CALLUM’s new recipe for a more sustainable automotive interior

CALLUM’s new recipe for a more sustainable automotive interior

According to a new study by design and engineering consultancy, CALLUM, coffee, eggs, walnuts, rice and lentils could be just as likely found in your future car’s interior as they would your shopping basket. The company’s designers and engineers went beyond materials already under consideration to identify fresh sustainable options its customers could benefit from through its new Sustainable Materials Study (SMS). Using a classic 911 restomod interior as the basis for the research, the team led by Charlotte Jones and Ian Callum identified coffee pulp, eggshells, red lentils, walnuts and rice as viable materials for a car interior in 2030.

With thousands of tonnes of food wasted every day in the UK alone, CALLUM consulted with green-tech company, Ottan, to determine the most appropriate materials capable of replacing plastics, yet still meeting the rigorous design, environmental and engineering requirements of a car. Solutions identified to meet typical temperature and wear specifications included eggshells mixed with resin to create a smooth, opaque material with either a glossy or matte surface. Application examples include the trim surround for the 911’s window switches. By adding walnut shells to the eggshells, the recycled content of Ottan’s material increases from 78% to 84%.

Out-of-date rice or lentils can be turned into a smooth translucent material, ideal for illuminated areas of the host vehicle, such as lamp covers or switchgear. As a flame-resistant alternative, coffee pulp could replace traditional plastics for glossy, decorative trim, including dashboard inserts. Keen to demonstrate sustainable materials can still offer vivid colours, CALLUM identified purple carrot pulp produces a mulberry-like hue for trim parts. Also, tree leaves can be recycled into a dark, smooth surface offering an alternative natural finish to wood veneer for centre consoles and dashboards.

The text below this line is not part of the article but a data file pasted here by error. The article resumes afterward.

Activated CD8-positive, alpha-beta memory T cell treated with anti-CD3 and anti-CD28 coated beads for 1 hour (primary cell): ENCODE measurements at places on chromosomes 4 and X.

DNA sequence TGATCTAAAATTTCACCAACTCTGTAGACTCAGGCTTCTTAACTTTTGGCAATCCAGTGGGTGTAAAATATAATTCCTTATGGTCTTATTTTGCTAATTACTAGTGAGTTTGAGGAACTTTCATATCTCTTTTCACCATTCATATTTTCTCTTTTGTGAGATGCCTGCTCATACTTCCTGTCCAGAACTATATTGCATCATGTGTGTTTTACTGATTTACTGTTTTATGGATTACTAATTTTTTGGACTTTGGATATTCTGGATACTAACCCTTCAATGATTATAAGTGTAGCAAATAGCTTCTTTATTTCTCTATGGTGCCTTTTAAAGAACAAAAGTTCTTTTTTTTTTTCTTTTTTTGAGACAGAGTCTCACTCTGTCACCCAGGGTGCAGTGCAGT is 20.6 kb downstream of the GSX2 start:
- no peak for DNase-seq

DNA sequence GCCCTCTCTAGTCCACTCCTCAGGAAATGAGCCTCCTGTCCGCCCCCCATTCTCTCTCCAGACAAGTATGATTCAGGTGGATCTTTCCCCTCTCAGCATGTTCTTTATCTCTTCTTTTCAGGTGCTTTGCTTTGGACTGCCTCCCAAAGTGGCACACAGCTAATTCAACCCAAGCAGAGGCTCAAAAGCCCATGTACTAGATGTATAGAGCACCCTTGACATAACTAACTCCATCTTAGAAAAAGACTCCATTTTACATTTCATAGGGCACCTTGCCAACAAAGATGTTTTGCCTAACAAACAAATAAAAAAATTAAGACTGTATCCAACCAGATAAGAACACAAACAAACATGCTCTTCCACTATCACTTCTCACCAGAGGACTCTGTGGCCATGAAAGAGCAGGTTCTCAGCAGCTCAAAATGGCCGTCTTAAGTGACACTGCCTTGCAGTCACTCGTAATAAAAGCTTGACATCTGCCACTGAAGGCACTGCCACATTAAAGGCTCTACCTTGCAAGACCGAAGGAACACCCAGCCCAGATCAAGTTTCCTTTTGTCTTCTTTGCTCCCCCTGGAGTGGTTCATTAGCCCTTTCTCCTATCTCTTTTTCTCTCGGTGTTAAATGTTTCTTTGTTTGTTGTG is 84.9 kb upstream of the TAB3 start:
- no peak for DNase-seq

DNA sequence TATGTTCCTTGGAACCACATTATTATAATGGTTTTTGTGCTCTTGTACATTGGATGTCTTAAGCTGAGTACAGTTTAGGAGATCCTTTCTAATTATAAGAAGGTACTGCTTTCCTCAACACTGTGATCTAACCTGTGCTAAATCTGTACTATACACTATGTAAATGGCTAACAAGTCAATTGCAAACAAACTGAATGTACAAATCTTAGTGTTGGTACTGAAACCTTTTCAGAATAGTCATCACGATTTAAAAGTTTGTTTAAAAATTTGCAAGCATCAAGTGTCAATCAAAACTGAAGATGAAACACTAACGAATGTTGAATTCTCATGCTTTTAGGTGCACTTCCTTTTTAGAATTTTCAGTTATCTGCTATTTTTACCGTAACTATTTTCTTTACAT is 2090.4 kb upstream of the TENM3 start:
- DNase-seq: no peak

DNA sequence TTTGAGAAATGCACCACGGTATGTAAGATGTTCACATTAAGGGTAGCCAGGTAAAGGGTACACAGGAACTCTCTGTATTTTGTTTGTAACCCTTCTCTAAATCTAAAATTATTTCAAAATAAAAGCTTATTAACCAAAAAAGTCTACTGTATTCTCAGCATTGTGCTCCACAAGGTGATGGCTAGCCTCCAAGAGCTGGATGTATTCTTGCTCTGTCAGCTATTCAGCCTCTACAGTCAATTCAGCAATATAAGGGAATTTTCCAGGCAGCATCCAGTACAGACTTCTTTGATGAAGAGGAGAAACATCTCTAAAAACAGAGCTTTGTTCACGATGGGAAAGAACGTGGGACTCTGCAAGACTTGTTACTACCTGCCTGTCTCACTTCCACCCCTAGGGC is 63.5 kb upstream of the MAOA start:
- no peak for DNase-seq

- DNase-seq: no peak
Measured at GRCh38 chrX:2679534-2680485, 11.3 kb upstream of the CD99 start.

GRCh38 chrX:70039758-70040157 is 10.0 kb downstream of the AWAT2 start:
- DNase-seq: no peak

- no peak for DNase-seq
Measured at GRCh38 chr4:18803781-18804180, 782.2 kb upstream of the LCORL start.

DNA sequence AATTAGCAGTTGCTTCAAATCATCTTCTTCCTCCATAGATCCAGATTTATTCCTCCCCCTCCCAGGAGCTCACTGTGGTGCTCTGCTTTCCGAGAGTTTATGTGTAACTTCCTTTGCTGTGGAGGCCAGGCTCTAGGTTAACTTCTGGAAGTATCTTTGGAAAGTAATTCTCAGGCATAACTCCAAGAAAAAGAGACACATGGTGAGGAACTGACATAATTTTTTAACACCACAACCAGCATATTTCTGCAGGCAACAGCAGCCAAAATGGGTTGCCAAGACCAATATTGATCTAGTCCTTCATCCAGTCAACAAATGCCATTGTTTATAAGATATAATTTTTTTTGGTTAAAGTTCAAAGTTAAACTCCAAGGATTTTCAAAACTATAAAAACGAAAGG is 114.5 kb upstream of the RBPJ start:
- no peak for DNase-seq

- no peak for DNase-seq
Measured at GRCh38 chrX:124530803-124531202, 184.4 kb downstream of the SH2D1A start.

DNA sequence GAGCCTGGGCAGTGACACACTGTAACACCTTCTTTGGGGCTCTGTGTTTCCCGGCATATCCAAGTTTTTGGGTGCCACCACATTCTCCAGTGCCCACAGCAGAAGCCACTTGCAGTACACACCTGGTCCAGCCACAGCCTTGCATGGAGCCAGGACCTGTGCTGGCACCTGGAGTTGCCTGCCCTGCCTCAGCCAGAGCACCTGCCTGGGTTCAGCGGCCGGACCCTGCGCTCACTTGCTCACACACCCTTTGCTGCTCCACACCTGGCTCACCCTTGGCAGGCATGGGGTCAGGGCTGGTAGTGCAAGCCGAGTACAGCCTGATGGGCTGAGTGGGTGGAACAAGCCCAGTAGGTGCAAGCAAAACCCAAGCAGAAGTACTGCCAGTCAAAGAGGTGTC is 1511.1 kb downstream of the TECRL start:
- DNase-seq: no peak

With seats requiring a blend of wear resistance, comfort and colour fastness, CALLUM opted for pre-loved materials usually sent to landfill. “Around the world, we consume roughly sixtytwo million tonnes of textiles per year, and around eighty-seven percent of the total fibre input used for clothing is either landfilled or incinerated,” says Jones. “Forward-thinking companies, such as Planq, take jeans, then shred and press them with potato or corn starch to create a hard veneer which could be used for seat shells or dash centres. The SMS design study was created by our team to illustrate an alternative approach to automotive manufacturing, and that we can support car makers and suppliers by identifying alternatives many consumers are increasingly looking for.”

The seat centre facings in the CALLUM design study use Camira, a fabric made from marine plastic waste, whilst the bolster surfaces are covered in Féline, a soft material produced from PET bottles. Each offers no weight penalty, another factor considered for the 911 restomod upon which the study is based. For the carpet, Jones proposes Econyl, a material using nylon carpets or fishing nets to create a hard-wearing fabric. For more information about CALLUM and its recent projects, visit

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